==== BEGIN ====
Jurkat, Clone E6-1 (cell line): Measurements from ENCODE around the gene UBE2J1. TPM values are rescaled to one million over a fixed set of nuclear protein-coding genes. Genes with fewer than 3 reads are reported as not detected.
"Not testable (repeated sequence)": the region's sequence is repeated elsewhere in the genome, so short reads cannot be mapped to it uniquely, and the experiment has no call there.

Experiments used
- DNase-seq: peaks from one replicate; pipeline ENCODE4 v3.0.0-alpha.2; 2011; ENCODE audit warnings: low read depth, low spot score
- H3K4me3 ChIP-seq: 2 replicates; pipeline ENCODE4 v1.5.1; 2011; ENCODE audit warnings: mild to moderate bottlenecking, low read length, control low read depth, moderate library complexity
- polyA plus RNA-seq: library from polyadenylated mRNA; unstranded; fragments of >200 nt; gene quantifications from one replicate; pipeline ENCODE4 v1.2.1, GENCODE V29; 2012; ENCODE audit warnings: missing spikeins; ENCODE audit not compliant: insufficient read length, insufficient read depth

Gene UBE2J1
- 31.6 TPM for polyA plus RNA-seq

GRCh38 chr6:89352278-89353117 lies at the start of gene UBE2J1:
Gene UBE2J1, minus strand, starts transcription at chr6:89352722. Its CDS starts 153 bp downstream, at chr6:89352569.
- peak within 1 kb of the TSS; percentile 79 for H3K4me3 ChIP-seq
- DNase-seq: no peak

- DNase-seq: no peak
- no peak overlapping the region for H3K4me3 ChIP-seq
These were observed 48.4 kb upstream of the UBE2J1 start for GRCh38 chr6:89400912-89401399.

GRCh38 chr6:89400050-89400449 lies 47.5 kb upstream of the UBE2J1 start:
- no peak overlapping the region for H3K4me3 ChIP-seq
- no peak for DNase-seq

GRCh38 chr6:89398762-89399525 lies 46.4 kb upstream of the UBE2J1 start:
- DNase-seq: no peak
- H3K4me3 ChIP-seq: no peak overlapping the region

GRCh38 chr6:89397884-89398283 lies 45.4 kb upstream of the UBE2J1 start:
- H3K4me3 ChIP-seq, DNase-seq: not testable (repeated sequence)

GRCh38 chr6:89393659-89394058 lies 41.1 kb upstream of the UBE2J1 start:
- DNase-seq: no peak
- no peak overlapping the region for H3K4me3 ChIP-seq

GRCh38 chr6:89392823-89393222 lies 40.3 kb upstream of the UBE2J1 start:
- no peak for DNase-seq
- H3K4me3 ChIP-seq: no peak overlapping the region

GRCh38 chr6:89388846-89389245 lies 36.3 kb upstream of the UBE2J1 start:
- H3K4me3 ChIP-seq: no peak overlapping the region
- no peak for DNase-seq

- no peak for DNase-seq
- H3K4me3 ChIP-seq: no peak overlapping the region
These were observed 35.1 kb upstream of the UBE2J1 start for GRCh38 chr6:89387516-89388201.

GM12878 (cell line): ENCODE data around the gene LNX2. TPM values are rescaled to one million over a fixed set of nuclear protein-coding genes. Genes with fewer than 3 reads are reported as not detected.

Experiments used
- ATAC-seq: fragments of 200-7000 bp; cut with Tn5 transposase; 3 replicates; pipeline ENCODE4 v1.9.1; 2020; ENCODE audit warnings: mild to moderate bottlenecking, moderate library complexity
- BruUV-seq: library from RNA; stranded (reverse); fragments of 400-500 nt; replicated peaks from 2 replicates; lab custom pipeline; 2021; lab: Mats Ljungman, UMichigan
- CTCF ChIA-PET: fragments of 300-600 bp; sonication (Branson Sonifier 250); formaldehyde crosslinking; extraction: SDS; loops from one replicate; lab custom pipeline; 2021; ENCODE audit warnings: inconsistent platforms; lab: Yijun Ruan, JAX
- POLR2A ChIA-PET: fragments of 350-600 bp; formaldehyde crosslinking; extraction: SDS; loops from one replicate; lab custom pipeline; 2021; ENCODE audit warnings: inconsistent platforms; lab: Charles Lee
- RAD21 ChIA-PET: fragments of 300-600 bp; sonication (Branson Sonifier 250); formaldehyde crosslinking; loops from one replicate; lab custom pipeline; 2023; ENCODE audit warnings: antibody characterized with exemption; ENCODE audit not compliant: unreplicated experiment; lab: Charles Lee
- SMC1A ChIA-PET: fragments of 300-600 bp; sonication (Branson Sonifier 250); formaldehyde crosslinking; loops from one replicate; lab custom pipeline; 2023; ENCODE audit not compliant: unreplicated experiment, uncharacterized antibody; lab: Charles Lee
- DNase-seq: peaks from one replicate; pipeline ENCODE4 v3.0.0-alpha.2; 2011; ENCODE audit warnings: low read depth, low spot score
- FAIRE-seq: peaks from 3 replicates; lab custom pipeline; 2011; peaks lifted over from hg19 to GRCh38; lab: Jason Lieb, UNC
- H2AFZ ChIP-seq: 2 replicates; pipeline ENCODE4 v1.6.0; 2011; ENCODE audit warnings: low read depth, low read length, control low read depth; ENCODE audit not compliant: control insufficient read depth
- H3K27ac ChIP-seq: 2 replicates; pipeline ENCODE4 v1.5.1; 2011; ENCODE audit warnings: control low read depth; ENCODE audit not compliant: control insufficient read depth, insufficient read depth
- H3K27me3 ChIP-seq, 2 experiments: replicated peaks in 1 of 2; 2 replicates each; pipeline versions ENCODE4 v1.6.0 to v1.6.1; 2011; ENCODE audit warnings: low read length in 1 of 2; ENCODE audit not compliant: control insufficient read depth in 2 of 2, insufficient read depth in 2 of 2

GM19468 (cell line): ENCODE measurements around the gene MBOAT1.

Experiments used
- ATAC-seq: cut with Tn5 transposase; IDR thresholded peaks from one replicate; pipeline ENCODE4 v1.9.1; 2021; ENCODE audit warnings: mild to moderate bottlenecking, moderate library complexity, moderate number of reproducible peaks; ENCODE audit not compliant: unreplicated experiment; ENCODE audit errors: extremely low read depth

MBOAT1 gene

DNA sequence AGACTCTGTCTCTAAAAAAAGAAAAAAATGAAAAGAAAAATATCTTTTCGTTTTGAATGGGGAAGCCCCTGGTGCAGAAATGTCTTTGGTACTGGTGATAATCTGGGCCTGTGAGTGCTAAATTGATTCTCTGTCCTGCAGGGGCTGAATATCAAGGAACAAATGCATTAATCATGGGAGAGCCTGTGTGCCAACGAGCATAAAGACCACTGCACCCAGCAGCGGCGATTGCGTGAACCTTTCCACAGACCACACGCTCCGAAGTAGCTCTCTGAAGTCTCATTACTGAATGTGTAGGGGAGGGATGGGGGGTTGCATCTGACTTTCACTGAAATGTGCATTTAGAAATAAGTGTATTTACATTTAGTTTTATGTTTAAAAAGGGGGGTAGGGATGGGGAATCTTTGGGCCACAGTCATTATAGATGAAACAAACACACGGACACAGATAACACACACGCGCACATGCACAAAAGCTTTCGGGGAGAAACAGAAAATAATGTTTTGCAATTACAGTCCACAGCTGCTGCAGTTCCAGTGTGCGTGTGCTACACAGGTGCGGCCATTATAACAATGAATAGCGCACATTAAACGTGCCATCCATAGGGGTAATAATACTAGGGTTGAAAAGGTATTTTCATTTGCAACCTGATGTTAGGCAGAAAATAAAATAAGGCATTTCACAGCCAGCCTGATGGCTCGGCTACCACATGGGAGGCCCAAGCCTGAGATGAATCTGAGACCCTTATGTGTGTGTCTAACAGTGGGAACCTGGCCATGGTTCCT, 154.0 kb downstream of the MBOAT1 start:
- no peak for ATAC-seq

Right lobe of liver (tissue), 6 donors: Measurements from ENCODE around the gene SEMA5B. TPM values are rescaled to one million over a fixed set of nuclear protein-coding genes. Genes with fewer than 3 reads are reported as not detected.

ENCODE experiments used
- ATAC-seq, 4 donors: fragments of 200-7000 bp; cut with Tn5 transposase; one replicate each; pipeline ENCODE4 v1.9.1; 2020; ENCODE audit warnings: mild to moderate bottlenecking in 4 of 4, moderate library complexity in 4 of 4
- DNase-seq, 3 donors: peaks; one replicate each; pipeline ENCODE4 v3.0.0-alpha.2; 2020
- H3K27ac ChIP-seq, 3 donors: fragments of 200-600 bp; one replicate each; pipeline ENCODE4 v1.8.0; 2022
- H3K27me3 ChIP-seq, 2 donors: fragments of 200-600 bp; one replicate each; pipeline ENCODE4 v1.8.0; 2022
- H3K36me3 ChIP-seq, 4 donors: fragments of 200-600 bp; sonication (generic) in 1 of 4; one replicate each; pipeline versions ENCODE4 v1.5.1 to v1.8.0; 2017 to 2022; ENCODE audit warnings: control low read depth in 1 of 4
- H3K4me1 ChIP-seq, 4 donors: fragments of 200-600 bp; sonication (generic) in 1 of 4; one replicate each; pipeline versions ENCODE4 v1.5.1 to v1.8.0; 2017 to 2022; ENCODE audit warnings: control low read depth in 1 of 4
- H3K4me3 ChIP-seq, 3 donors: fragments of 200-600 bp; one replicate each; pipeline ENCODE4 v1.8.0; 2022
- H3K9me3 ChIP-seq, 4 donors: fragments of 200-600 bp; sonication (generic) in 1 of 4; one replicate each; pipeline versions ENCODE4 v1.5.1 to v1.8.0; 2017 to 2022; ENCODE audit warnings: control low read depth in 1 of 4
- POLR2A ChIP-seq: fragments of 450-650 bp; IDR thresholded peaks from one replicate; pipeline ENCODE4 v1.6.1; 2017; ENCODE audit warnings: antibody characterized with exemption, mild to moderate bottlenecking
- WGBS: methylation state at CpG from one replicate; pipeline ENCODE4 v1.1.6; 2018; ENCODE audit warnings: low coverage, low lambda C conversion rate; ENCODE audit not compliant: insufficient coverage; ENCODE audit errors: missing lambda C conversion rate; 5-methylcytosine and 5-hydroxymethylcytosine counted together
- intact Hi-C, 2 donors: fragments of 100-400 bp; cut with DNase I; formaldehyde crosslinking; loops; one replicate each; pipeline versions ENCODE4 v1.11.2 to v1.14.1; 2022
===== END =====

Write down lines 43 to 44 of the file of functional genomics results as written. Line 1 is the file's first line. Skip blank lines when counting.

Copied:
- SMC1A ChIA-PET: fragments of 300-600 bp; sonication (Branson Sonifier 250); formaldehyde crosslinking; loops from one replicate; lab custom pipeline; 2023; ENCODE audit not compliant: unreplicated experiment, uncharacterized antibody; lab: Charles Lee
- DNase-seq: peaks from one replicate; pipeline ENCODE4 v3.0.0-alpha.2; 2011; ENCODE audit warnings: low read depth, low spot score